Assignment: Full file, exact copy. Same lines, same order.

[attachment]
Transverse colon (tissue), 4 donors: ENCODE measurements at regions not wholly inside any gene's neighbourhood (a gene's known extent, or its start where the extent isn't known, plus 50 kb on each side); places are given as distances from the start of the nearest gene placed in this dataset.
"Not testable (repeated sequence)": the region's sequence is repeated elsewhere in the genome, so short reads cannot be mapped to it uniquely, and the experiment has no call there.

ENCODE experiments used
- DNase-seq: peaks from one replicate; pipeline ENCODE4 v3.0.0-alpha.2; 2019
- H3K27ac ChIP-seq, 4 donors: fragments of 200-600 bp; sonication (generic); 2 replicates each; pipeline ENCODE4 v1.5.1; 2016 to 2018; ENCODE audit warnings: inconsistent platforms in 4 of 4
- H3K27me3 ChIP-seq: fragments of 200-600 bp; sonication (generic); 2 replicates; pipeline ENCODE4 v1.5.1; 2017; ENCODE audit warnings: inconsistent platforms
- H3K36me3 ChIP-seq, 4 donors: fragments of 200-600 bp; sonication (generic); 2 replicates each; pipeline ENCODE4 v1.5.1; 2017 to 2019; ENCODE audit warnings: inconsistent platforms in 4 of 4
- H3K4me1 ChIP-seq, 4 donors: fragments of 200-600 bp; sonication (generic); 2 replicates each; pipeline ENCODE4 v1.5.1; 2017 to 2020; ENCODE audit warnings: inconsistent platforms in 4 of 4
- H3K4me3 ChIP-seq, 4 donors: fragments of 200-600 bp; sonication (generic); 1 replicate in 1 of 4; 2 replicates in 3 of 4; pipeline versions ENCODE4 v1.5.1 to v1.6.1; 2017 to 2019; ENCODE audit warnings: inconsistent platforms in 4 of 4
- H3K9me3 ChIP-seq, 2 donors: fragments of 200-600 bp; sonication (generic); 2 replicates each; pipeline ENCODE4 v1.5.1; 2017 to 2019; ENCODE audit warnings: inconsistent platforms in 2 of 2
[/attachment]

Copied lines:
Transverse colon (tissue), 4 donors: ENCODE measurements at regions not wholly inside any gene's neighbourhood (a gene's known extent, or its start where the extent isn't known, plus 50 kb on each side); places are given as distances from the start of the nearest gene placed in this dataset.
"Not testable (repeated sequence)": the region's sequence is repeated elsewhere in the genome, so short reads cannot be mapped to it uniquely, and the experiment has no call there.

ENCODE experiments used
- DNase-seq: peaks from one replicate; pipeline ENCODE4 v3.0.0-alpha.2; 2019
- H3K27ac ChIP-seq, 4 donors: fragments of 200-600 bp; sonication (generic); 2 replicates each; pipeline ENCODE4 v1.5.1; 2016 to 2018; ENCODE audit warnings: inconsistent platforms in 4 of 4
- H3K27me3 ChIP-seq: fragments of 200-600 bp; sonication (generic); 2 replicates; pipeline ENCODE4 v1.5.1; 2017; ENCODE audit warnings: inconsistent platforms
- H3K36me3 ChIP-seq, 4 donors: fragments of 200-600 bp; sonication (generic); 2 replicates each; pipeline ENCODE4 v1.5.1; 2017 to 2019; ENCODE audit warnings: inconsistent platforms in 4 of 4
- H3K4me1 ChIP-seq, 4 donors: fragments of 200-600 bp; sonication (generic); 2 replicates each; pipeline ENCODE4 v1.5.1; 2017 to 2020; ENCODE audit warnings: inconsistent platforms in 4 of 4
- H3K4me3 ChIP-seq, 4 donors: fragments of 200-600 bp; sonication (generic); 1 replicate in 1 of 4; 2 replicates in 3 of 4; pipeline versions ENCODE4 v1.5.1 to v1.6.1; 2017 to 2019; ENCODE audit warnings: inconsistent platforms in 4 of 4
- H3K9me3 ChIP-seq, 2 donors: fragments of 200-600 bp; sonication (generic); 2 replicates each; pipeline ENCODE4 v1.5.1; 2017 to 2019; ENCODE audit warnings: inconsistent platforms in 2 of 2